After finishing our lunch, we started the おやつ交換/ oyatsu koukan , that means exchanging snacks. As it was during spring, outside was pretty hot and we weren’t allowed to bring chocolate. I remember I brought some gummies and cookies. We all exchanged snacks and after, started playing again and running around. At the end of the trip, the kids were picked up by their parents and we took some commemorative pictures together to always remember our last (in my case, the first) Ensoku Day, quite an important event during any scholar`s life here, in Japan.
I cried, we all cried.
After saying our final goodbyes, we took the kindergarten bus together with the Japanese teachers and head back to the Kindergarten as we had to part with our Afternoon Elementary School Students, too.
An unforgettable day it was.
However, not everything was a fun experience and the problems with my company start from here on..
As the training was over, I was expecting to pack my luggage that week as I already informed before coming to Japan where I would like to be placed. That time, I was even told I will find out way before my training ends and that didn’t happen.
My choice was somewhere in Kanto (preferably around Tokyo) and during my Skype interview they said that most of the kindergartens they have a contract with are around Tokyo and that I will get placed very soon.
During our training, our salary was half of the salary we were supposed to get after finishing and that is around 100,000 yen from 200,000. We stayed in a share house provided by the boss of the company we’ve trained under and fortunately, I didn’t get such a bad room either.
However, my coworker`s room was pretty dirty, full of small hairs and the sheets from all rooms were not new (including pillows) , so we complained about it because it wasn`t hygienic and we were expecting something else after paying rent and all.
With a 100,000 monthly salary for a few months, is quite hard to buy it yourself and unfortunately, I woke up with a rush after my first night sleeping there, so we had to tell them about the matter.
They did apologise and were really nice and also thanked us for bringing this into their attention so they would know from now on and change it every time someone new comes in the house.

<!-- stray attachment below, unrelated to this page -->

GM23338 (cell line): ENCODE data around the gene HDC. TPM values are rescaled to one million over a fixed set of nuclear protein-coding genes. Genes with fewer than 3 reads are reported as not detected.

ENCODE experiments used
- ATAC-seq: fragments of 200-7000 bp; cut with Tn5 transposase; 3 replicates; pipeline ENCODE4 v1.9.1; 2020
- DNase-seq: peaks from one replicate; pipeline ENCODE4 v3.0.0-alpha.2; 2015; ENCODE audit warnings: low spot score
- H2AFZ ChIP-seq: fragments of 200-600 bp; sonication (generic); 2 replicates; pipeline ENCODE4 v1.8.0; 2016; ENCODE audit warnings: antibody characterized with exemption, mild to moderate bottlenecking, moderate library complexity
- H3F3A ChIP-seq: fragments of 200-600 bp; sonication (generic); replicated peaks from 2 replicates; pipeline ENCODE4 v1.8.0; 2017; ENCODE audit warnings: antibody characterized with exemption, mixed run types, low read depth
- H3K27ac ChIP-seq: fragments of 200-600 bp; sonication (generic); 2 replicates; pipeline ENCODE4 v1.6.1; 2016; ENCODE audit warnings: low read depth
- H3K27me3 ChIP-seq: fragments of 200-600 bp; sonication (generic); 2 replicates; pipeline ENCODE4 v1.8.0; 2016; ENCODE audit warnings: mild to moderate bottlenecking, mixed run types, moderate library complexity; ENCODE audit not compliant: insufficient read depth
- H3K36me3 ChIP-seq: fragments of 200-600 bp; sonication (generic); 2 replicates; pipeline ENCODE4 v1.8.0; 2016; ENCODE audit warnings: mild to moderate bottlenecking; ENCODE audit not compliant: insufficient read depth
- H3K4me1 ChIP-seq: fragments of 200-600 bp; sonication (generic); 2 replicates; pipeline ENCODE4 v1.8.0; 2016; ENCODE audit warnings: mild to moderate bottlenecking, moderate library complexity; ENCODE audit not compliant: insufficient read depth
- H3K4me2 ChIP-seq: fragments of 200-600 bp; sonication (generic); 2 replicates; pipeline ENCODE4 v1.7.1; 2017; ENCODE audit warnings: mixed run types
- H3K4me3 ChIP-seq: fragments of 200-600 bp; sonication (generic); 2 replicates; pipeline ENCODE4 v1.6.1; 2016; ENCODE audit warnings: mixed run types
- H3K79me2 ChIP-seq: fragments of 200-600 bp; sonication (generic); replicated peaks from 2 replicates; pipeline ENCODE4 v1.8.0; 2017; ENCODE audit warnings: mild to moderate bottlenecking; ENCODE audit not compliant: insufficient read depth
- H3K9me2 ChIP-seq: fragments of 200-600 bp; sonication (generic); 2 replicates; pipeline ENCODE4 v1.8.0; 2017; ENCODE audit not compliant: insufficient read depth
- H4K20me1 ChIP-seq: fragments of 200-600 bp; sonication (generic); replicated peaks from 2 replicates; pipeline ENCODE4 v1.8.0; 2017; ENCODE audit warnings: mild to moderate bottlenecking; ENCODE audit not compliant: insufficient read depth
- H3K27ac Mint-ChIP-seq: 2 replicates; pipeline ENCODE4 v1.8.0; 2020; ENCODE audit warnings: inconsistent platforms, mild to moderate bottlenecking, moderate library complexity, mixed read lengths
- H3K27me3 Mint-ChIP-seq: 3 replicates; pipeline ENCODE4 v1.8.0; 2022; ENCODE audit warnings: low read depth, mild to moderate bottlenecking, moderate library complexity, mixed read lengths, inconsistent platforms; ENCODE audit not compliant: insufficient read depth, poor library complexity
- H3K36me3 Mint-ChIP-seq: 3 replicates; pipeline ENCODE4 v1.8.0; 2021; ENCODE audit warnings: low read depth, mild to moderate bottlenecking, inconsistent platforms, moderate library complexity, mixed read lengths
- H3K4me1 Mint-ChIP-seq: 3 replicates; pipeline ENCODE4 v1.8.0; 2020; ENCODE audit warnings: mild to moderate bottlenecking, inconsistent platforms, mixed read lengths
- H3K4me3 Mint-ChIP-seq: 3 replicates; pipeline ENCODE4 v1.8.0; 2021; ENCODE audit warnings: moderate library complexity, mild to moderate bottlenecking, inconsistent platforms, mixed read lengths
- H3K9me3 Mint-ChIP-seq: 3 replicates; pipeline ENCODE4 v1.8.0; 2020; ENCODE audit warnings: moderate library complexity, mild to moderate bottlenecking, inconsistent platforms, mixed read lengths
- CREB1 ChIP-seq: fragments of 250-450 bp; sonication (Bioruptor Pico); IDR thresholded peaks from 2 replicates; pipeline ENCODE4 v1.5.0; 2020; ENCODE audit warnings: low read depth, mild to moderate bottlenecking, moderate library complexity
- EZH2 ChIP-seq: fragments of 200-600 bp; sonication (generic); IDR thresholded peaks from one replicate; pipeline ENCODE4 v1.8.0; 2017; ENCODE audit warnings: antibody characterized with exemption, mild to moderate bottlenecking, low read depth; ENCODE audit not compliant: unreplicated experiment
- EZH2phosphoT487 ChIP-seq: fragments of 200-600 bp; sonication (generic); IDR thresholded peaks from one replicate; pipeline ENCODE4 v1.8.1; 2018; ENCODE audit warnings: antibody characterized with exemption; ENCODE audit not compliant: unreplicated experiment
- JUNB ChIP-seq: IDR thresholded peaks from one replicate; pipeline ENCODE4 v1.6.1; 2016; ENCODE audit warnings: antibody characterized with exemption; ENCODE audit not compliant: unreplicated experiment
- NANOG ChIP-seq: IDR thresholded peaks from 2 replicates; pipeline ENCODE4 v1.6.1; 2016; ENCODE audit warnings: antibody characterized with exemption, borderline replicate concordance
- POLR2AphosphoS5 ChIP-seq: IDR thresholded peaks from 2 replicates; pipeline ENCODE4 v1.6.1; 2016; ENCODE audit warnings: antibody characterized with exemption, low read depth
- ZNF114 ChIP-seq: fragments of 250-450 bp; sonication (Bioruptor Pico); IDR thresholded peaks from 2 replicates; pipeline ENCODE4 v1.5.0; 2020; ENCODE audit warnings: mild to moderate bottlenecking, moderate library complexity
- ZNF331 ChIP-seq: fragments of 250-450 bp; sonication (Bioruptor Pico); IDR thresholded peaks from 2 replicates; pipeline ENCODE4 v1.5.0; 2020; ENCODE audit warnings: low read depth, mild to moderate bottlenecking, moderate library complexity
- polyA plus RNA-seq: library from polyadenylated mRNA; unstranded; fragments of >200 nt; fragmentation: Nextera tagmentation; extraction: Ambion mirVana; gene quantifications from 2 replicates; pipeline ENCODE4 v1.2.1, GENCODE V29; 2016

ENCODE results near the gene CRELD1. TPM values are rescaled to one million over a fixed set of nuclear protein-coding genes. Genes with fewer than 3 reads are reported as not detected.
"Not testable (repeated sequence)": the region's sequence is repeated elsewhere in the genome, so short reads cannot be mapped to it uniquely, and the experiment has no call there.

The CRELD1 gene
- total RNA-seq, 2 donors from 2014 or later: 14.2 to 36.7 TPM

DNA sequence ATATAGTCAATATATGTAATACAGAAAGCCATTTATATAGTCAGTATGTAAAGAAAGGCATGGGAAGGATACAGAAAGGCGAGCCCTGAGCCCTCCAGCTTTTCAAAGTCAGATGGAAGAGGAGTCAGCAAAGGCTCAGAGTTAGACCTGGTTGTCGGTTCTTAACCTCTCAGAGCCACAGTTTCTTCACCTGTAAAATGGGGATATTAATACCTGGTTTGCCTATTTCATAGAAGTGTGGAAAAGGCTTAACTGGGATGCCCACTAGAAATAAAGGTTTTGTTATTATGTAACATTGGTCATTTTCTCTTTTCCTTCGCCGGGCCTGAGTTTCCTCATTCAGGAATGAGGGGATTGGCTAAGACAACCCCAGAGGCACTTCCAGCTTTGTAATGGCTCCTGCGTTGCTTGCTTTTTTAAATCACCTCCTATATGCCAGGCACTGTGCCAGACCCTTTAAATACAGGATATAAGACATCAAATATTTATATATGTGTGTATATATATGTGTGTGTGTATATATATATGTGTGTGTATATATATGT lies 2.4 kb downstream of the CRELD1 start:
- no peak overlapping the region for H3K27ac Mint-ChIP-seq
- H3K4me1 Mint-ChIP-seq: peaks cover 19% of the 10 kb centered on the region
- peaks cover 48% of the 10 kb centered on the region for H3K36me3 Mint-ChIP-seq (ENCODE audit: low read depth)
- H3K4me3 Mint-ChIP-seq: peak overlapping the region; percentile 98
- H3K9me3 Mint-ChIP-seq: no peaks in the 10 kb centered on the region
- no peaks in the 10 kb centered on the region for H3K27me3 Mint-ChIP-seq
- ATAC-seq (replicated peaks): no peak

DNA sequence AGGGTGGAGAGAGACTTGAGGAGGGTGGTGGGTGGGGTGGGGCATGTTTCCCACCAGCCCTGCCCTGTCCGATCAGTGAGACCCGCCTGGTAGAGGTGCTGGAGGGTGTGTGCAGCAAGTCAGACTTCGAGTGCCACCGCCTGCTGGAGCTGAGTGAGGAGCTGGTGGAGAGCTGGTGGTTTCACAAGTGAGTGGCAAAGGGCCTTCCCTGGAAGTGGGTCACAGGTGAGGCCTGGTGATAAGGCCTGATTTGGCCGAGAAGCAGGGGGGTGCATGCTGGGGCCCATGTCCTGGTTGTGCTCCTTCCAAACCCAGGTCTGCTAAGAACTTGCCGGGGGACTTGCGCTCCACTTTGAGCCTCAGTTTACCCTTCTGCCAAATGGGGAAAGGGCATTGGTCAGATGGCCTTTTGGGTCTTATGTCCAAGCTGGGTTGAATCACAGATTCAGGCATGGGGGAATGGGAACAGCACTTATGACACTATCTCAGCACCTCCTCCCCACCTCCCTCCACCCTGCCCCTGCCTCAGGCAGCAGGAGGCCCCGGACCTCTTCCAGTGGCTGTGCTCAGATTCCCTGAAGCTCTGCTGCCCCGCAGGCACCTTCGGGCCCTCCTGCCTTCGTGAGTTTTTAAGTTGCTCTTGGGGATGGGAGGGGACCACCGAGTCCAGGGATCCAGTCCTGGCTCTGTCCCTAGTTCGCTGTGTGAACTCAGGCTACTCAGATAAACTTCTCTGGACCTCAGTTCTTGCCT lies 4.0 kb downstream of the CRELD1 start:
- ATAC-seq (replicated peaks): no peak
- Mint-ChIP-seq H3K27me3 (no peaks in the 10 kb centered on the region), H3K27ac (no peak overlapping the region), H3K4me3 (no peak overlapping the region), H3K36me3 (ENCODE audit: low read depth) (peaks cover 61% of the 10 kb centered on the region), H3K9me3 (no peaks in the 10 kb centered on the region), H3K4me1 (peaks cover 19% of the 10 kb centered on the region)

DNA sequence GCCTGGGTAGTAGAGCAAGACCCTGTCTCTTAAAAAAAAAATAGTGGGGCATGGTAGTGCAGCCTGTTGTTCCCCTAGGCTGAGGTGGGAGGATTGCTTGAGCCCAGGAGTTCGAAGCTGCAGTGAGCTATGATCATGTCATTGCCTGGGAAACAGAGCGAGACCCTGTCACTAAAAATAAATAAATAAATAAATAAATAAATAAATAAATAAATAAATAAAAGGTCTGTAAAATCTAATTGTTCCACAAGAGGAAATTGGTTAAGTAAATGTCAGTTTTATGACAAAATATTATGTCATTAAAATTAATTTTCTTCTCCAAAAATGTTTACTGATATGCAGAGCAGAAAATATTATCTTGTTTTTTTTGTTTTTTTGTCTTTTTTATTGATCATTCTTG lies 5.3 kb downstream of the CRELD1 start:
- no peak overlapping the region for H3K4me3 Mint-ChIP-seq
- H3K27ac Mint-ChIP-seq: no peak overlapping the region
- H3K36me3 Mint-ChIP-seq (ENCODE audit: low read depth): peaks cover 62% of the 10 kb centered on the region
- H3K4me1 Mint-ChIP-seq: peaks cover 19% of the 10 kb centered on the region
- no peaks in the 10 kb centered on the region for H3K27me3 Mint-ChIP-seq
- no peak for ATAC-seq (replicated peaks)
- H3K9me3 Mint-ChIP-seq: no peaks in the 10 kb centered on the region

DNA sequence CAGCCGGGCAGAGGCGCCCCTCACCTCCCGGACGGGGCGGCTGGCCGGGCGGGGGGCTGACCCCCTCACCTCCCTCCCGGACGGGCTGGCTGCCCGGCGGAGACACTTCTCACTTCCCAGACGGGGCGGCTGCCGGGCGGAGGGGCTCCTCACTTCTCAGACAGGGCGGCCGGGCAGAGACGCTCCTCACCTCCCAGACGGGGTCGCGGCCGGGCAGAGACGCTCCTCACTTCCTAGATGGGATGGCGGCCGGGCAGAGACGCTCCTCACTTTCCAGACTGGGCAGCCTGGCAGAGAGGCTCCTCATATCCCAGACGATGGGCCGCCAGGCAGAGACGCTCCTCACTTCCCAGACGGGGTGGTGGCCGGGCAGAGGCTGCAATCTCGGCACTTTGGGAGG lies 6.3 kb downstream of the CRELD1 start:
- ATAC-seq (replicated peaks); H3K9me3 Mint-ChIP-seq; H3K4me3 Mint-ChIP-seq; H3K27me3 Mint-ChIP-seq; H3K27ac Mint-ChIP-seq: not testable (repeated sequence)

We cleaned up the place and finally felt more comfortable after putting the new sheets on our beds.
We would have our company calling us on Skype in order to discuss how we are feeling now and then, but as the training days became less and less, all of us felt some pressure.
Why? Well, because neither of us has heard any news regarding our future placements..
Among the old trainees, there was a girl that has been there for one year and she ended up never getting placed. Also, not hearing from the company, we all felt very insecure as they kept hiding things, not clearly telling us the situation or at least if they have a few kindergartens in mind. We were told that they are negotiating (for about two months they kept negotiating).. What for? I still don`t know. However, working with them for quite a few years, I came to realise how disorganised they were and I feel that their disorganisation was one of the reasons they kept lying.
But the problems were just starting…
In my next article, you will find out about all the problems I had after getting placed, what you should be aware of when coming to work here , your rights and what to ask for.
You`ll also get to know more about teaching and all the information you need if you plan on becoming an English Teacher in Japan.
For part three of this article series, check Finding work in Japan: Exposing the Dark Side of Getting a Job in Japan Part III Article
・3 Things Not to Do to Ensure a Smooth Transition into Japan’s Working Culture!
・Work Culture in Japan: Why Is It So Different?
・Working in Japan: How to Brush Up on your Business Manners